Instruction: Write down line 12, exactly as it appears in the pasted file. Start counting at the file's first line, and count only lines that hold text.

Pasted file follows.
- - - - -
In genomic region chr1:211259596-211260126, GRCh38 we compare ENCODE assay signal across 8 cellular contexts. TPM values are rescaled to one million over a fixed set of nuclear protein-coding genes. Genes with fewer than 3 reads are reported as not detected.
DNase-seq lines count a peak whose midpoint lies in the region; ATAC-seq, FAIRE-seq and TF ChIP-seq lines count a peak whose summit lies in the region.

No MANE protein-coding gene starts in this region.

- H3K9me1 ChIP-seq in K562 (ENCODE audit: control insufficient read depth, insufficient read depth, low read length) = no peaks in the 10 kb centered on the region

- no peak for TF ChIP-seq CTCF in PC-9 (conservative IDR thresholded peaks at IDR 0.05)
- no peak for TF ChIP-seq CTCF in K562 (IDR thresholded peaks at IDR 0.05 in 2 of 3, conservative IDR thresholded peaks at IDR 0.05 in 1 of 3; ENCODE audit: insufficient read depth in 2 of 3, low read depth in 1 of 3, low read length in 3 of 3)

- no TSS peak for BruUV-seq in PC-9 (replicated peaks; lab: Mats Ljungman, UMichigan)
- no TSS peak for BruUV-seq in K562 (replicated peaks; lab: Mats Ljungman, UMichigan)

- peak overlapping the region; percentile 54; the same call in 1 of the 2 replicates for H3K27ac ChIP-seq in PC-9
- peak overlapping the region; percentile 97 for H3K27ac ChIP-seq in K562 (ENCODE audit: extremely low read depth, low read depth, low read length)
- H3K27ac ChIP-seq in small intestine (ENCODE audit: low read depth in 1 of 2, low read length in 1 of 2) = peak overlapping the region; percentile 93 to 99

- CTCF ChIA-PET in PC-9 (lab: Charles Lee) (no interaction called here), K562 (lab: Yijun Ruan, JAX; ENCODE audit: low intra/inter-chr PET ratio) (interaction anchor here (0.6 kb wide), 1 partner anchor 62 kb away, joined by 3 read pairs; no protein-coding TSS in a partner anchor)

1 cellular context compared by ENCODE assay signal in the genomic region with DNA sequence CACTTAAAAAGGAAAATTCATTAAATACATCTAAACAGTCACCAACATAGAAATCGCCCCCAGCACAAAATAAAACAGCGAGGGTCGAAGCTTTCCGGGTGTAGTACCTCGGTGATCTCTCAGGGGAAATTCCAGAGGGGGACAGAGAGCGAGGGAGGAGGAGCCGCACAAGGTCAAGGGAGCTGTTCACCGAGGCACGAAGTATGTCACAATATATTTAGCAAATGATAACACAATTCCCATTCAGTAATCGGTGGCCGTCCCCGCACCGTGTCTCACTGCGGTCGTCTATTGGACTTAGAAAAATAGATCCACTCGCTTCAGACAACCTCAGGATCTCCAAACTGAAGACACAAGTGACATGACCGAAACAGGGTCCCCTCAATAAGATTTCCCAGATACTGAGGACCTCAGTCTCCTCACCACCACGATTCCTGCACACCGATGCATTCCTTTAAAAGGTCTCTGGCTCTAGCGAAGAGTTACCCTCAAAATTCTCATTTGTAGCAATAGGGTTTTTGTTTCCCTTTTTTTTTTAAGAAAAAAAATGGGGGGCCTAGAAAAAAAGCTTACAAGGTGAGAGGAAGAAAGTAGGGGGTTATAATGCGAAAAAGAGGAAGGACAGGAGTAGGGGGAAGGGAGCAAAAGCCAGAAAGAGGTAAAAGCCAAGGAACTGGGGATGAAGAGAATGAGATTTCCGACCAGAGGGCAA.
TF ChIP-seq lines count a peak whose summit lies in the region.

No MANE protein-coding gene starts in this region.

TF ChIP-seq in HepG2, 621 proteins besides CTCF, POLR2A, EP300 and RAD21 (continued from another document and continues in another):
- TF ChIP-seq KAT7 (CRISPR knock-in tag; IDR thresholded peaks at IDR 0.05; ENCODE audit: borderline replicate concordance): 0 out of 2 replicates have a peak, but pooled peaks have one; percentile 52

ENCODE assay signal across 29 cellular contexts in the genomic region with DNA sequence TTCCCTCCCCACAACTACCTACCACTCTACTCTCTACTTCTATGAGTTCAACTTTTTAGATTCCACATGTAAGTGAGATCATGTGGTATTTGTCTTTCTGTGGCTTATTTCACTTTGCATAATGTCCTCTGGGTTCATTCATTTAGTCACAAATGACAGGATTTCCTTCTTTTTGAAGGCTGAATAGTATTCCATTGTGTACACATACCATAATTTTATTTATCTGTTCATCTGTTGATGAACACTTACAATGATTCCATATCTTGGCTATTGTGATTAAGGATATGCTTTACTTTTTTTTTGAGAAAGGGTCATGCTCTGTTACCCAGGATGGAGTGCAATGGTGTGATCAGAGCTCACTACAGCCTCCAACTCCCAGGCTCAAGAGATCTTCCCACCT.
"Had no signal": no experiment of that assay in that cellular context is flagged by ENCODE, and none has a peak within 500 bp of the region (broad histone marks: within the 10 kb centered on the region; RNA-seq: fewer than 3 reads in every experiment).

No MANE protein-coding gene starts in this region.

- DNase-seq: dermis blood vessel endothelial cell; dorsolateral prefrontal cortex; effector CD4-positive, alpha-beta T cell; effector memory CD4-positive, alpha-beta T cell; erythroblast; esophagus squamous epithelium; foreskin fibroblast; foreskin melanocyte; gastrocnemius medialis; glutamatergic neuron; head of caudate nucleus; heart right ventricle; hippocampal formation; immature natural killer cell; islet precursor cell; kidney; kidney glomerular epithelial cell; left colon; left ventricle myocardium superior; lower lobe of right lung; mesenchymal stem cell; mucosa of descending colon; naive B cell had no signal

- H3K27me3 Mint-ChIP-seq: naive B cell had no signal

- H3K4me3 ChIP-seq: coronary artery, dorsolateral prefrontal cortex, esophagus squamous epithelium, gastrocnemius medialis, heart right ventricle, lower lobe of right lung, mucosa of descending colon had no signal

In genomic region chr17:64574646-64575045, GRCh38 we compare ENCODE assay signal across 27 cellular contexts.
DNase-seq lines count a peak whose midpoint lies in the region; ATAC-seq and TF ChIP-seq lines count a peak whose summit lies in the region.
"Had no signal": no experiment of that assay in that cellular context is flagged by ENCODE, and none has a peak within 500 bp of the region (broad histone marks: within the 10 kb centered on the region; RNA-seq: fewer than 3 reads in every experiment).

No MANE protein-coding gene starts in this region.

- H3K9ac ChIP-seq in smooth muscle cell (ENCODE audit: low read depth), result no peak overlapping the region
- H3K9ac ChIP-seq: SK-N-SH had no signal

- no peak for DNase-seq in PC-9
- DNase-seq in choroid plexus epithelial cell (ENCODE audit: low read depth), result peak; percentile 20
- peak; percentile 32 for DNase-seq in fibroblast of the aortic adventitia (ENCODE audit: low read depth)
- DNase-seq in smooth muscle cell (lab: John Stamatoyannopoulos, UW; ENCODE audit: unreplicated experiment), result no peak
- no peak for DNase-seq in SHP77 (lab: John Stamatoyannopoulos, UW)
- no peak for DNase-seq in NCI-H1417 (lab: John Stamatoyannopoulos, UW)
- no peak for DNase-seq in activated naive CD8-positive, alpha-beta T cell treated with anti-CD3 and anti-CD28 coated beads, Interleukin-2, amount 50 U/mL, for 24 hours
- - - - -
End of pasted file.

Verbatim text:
- CTCF ChIA-PET in PC-9 (lab: Charles Lee) (no interaction called here), K562 (lab: Yijun Ruan, JAX; ENCODE audit: low intra/inter-chr PET ratio) (interaction anchor here (0.6 kb wide), 1 partner anchor 62 kb away, joined by 3 read pairs; no protein-coding TSS in a partner anchor)